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This is a link to the whole hand from a Frank Stewart column:

E-W vulnerable, S bid 1 spade, raised to 2 spades by N. All pass.

West opened with the king of hearts. Dummy, East and South played low with the 3,5, and 8 respectively. At this point, West knows that the outstanding cards are QJT.

West failed to continue hearts (and let the contract make) because he was discouraged by the 5. But I would have read it as a singleton and continued hearts on the theory that if East had a Q, J, or T, he would have played that card as encouragement.

Should one not be discouraged by the 5 in this situation?

Would East discourage with exactly JT5 and play the 5? And even so, shouldn't West then continue with the A to drop South's Q?

            Dummy
            Q63
            763
            KT3
            Q863   
  West  
  5 
  AK942 
  Q72 
  J952 
  • Form of scoring is very important here. – Alexander Woo Jul 12 '16 at 18:57
  • @AlexanderWoo: I think it's rubber, because the article didn't say anything about matchpoints or IMPs. You can double check the link, which is why I provided it. – Tom Au Jul 12 '16 at 19:01
  • Even if 5 is a discouraging signal, you should not take it as "Thou shall not continue Hearts". Treat signals as suggestions, not instructions. In this scenario, since any other lead may lead to a bigger disaster, a Heart continuation seems reasonable, especially when this "discouraging" signal can be an involuntary one (e.g. singleton). – petqwe Jul 13 '16 at 5:48
3

East doesn't know West has 5 hearts. If west had only AKxx and east had JTx, then continuing hearts would set up the third round for declarer. So discouraging from JTx, Jxx, or even JTxx (if opening leader could have AKx) is correct.

On this hand West should definitely continue hearts. It is safe, and given West's holdings in the minors, it's very unlikely that it's crucial to start an attack on another suit.

In general, saving your honors when they could be crucial for taking tricks is much more important than giving the right signal. Sometimes you have to trust partner to work it out without a signal. So don't signal with the Q from Qxx.

A couple more advanced notes:

This is indeed easier if you lead A from AK, since if the lead was from KQx or KQxx, you want to be able to encourage holding the jack.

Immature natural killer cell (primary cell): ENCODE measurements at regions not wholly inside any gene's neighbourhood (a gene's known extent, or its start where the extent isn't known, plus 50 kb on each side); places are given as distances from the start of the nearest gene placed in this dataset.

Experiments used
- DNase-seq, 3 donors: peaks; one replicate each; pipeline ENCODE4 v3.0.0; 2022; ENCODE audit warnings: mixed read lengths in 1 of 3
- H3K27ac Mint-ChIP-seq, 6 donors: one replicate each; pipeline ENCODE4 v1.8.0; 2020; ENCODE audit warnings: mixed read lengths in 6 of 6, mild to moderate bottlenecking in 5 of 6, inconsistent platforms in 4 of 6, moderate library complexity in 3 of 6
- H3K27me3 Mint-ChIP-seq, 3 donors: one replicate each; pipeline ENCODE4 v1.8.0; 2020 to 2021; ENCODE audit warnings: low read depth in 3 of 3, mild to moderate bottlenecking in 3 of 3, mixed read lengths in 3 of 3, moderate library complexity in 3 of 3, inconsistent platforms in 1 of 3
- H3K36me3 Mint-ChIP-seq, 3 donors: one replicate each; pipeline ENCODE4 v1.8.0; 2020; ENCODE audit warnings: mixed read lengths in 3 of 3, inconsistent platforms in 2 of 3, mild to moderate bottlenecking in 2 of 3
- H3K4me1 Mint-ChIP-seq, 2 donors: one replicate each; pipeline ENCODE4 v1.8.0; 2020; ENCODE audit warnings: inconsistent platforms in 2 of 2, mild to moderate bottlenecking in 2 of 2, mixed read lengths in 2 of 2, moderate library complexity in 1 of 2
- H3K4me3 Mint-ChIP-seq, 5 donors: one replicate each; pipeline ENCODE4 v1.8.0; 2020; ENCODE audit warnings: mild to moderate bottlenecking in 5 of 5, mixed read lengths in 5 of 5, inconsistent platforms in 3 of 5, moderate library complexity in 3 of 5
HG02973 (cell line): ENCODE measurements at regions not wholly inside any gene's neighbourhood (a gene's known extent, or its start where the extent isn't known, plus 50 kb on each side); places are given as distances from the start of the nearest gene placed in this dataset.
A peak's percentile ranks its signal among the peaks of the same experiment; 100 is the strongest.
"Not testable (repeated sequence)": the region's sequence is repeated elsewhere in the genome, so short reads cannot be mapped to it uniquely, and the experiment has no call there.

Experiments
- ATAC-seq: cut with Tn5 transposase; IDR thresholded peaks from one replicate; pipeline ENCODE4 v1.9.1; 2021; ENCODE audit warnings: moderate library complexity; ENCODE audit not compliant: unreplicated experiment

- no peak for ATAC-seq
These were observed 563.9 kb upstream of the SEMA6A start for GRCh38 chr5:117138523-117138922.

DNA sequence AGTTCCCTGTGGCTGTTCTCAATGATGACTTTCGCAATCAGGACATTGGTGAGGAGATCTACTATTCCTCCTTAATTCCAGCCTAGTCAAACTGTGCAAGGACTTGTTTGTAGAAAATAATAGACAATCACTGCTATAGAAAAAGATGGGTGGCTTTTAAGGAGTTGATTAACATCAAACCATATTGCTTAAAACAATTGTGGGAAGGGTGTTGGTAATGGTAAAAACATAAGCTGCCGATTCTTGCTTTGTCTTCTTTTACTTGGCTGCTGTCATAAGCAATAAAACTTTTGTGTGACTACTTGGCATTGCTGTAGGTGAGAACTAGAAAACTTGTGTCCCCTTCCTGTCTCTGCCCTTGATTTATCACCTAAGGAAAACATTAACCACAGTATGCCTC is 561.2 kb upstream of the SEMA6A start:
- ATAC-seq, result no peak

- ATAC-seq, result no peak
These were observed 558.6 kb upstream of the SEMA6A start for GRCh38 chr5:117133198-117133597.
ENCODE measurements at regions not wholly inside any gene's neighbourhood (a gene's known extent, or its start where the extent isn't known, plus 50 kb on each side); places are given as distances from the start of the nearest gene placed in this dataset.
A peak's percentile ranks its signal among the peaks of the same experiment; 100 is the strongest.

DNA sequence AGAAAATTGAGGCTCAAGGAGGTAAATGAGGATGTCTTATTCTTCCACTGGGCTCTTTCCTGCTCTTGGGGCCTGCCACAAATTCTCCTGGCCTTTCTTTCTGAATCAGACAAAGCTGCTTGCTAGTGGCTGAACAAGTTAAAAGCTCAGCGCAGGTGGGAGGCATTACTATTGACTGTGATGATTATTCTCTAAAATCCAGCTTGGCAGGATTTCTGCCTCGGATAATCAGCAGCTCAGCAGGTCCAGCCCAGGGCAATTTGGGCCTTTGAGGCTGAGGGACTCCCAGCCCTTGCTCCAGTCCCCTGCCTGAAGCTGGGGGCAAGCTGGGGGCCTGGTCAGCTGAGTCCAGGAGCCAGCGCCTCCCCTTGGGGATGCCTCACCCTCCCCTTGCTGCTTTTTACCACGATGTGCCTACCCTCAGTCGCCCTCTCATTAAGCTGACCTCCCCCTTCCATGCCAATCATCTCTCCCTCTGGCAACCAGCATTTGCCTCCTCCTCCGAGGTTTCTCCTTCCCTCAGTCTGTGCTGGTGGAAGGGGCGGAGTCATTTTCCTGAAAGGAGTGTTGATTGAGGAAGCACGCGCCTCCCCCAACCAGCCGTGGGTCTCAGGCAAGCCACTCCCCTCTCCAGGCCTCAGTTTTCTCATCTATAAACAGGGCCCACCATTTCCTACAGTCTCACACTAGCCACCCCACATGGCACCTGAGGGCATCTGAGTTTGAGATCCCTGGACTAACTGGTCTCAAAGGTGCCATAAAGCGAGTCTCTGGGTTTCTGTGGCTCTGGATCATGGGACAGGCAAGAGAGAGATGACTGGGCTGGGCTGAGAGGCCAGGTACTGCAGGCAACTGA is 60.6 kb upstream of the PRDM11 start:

Contrary to the previous answer, the situation when the lead is from AK and small cards are in dummy is actually one when standard carding does better than upside down, since with JTx you want to discourage but may not be able to afford an honor. This is a well-known position.

  • It's also easier if you lead K from AK and Q from KQ ... – kevin cline Sep 21 '16 at 21:36
1

The standard agreement is that the Q from East would show either QJ(x)(x) (or a singleton), so East would play the 5 from Q5.

Given West, dummy, and the bidding, it's quite possible that East has something like JTxx (or KT9x) in trump, which means a ruff might just use up a natural trump trick, so East may very well discourage with any doubleton.

Even if East has a singleton, leading hearts might just set up declarer's Q while using up (one of) East's natural trump trick(s) on a ruff, so it's not clearly a good play.

PS1 - this hand is an advertisement both for leading A from AK and for upside-down signals, but of course there are other hands that would advertise the opposite.

PS2 - no reopening double from West?

  • No reopening double from West per the article. The way I play, that would have advertised a 5-3-3-2 distribution (there weren't two or three suits with 4+ cards), and no reopening bid with a six card suit. I would lead K only from AK, and A from AKx (or longer) to show a sequence. – Tom Au Jul 14 '16 at 16:40
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The key here is that while a Heart continuation may turn out poorly (namely when poor partner was dealt specifically Qx), it will far more often be either safe or best.

Further, a switch to either Spades or a minor suit is neither suggested by the appearance of Dummy, nor the slightest bit appetizing. It was a clear error for West to make switch at trick two, as Stewart makes amply clear in the original column. West's declined an almost guaranteed safe-or-better continuation of Hearts, to a safe-at-best-and-probably-worse switch.

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